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Top Fed Lawyer Says '95 FOMC Transcript Misquoted Him. - By Joseph Rebello - Dow Jones Newswires

Section: GATA in the Press

A top lawyer at the Federal Reserve has disavowed remarks attributed to him about the U.S. Treasury's use of gold swaps in foreign economic bailouts and currency-stabilization efforts, saying he was misquoted by the central bank's transcribers.

Virgil Mattingly, general counsel to the Federal Open Market Committee, wrote Fed Chairman Alan Greenspan last month that he couldn't recall making the remarks attributed to him in transcripts of a January 1995 FOMC meeting. Those remarks were seized upon by the Gold Anti-Trust Action Committee, a private group that contends the Fed and the Treasury secretly have been selling gold to suppress prices.

Greenspan, in a June 25 letter to Sen. Jim Bunning, R-Ky., denied that allegation for the second time in 18 months.

"The Federal Reserve owns no gold and therefore could not sell or lease gold to influence its price," Greenspan wrote. "Likewise, the Federal Reserve does not engage in financial transactions related to gold, such as trading gold options or other derivatives."

His letter included Mattingly's memo.

Bunning's office released Greenspan's letter and Mattingly's memo Monday, saying they were responses to a routine query Bunning made to Greenspan on behalf of a constituent. The gold committee, which has sued the Fed and the Treasury in federal court in Boston, described the documents as "interesting results" from "ourletter-writing campaign to Congress."

"I think this new correspondence suggests that the Fed is trying to push onto the Treasury Department all responsibility for the scheme to suppress the gold price and to cover up the traces of the Fed's own awareness of the scheme," Chris Powell, the gold committee's secretary, told supporters in an e-mail message. Last year Powell asked Sen. Joseph Lieberman, D-Conn., to query Greenspan about the matter. Greenspan's response was identical to the one he sent to Bunning.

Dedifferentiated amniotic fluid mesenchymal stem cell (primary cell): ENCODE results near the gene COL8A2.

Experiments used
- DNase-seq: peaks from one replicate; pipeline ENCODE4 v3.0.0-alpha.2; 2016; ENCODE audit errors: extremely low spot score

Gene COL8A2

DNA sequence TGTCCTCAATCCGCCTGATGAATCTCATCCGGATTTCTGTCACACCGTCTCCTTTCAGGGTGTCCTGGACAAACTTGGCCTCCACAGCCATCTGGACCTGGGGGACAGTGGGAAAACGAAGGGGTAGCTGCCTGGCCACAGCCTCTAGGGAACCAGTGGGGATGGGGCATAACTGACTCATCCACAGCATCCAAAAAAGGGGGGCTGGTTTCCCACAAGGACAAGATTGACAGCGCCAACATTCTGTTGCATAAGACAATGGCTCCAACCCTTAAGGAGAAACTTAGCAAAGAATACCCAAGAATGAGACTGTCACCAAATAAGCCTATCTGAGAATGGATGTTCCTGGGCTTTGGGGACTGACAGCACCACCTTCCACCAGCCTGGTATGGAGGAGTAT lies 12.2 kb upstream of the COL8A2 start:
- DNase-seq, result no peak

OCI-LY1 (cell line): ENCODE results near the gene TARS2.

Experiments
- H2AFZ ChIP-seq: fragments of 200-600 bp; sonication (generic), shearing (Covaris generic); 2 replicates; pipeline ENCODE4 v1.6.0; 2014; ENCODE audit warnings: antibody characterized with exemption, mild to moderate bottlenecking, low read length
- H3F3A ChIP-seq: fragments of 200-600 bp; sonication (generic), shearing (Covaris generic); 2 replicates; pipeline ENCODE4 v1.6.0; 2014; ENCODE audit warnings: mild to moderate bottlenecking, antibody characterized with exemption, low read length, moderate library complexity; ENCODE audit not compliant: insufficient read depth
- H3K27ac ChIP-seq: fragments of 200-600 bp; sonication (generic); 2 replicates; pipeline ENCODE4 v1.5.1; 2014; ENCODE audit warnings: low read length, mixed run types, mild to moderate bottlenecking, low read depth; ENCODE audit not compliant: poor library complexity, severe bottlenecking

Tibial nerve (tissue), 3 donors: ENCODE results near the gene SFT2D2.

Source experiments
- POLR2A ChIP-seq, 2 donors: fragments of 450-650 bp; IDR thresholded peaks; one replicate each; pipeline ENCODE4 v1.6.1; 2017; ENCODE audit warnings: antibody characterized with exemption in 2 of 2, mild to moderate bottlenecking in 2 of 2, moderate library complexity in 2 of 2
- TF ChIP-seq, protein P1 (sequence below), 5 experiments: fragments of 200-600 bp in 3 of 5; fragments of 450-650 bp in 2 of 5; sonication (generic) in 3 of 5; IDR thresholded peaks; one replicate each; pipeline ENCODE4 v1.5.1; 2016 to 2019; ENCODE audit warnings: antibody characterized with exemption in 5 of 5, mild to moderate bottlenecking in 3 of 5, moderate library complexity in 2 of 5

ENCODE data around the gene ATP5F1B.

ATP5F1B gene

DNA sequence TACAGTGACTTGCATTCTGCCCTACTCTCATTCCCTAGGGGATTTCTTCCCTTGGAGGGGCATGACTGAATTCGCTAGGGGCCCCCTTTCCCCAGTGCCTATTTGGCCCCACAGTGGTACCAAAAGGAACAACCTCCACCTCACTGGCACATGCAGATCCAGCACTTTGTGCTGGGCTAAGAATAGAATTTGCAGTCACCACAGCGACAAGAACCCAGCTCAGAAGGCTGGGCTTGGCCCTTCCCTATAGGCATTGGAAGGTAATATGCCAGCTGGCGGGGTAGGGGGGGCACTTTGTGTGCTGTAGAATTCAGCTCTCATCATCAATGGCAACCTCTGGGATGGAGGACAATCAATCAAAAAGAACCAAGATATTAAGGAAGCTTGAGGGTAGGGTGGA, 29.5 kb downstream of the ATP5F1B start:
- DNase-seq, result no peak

FOMC transcripts show Fed policymakers spent part of their meeting on Jan. 31, 1995, discussing how the Fed and the Treasury ought to respond to Mexico's traumatic peso devaluation the month before. Because Congress had rejected President Clinton's request for loan guarantees to the Mexican government, the Treasury decided to use its $40 billion Exchange Stabilization Fund to aid Mexico. Under laws passed in 1934, the Treasury secretary may use the fund to stabilize the U.S. currency or stabilize foreign economies -- without prior approval from Congress.

At the FOMC meeting, Fed Gov. Lawrence Lindsey, who is now President Bush's top economic adviser, asked Mattingly whether the use of the ESF to aid Mexico was unprecedented. According to the transcript, Mattingly said: "It's pretty clear that these ESF operations are authorized. I don't think there is a legal problem in terms of the authority. The statue is very broadly worded in terms of words like 'credit' --it has covered things like the gold swaps -- and it confers broad authority."

In his memo to Greenspan, Mattingly said he had "no clear recollection" that he had referred to gold swaps. "I believe that my remarks, which were intended as a general description of the authority possessed by the secretary of the Treasury to utilize the ESF, were inaccurately transcribed or garbled," Mattingly wrote. He said Greenspan had accurately stated the facts in his letter to Lieberman last year.

The Fed and the Treasury have asked to judge to dismiss the gold committee's lawsuit. The Treasury has said it has not held any gold in the ESF since 1978, and the Fed has said it has not engaged in gold-related transactions.

"The Federal Reserve is in complete agreement with the proposition that any such transactions on our part, aimed at manipulating the price of gold or otherwise interfering with the free trade of gold, would be wholly inappropriate," Greenspan wrote in his letter to Bunning.